Back in 2009, Sipho Madolo (26) had just given up soccer, and was looking to do something that would challenge him physically and mentally. As fate would have it, not long after, he saw champion cyclists Christoph Sauser, Songo Fipaza and the late Barry Stander cycling with children in the township of Kayamandi in Stellenbosch. The next day Madolo (then 17) asked Fipaza if he could join them, but a shortage of bikes meant that he had to run for three months straight before he could ride.
It was worth the wait. Madolo went on to complete the prestigious Cape Epic seven times in a row. He also finished eleventh in the African Continental Championships for two consecutive years, and has regularly featured in the top ten in the South African National Championships. Madolo has represented South Africa thrice at the UCI MTB World Championships in Europe, and is now aiming for a Commonwealth Games qualifying spot.
“I love cycling because it’s really a tough sport and you don’t depend on so many athletes in the field to do well,” he says. “You have to work your ass off yourself to be race ready or have a good result.” Madolo has enjoyed expert mentorship and coaching from Sauser, who is an Olympic medallist and five time Cape Epic champion, and it wasn’t long before Madolo decided that he too wanted to help others. He works full time as a programme manager at songo.info, an initiative started by Fipaza that teaches young children in Kayamandi how to ride bicycles, entering them into competitions. Fifty children are involved in the programme, which also focusses on homework assistance, life skills education and goal setting. Madolo manages the sports side of things, coaching and mentoring the children, and making sure there’s a balance between sport and education. He loves every minute of it: “The feeling of helping others is more satisfying than anything else I have done in my life,” he says.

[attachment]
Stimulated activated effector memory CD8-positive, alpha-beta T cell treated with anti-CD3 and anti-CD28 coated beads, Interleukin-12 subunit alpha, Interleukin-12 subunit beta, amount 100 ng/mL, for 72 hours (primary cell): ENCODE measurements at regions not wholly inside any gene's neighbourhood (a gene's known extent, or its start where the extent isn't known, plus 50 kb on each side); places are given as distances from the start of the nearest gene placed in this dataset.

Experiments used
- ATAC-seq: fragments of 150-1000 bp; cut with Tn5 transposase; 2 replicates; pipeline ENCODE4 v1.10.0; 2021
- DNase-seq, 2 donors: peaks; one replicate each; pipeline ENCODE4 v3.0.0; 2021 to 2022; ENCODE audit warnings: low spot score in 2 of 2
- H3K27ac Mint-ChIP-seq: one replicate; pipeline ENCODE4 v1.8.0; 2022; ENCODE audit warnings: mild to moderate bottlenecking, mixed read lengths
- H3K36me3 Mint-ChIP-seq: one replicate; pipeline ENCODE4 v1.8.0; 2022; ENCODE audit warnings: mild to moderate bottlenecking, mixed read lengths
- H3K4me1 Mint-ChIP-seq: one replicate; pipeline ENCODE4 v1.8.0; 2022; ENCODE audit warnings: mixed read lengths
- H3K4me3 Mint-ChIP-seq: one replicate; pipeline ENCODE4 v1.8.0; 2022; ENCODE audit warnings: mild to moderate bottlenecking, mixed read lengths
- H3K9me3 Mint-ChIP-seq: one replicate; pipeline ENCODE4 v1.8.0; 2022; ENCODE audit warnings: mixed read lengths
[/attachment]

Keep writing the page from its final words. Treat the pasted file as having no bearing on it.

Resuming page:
“Racing all around the world really gave me the feeling that there are people out there who need help and I have to help where I can. If I am able to race internationally, these kids can do it too, and be even better at it than me, because they have a better setup and a lot of talent.”
— Fatima Asmal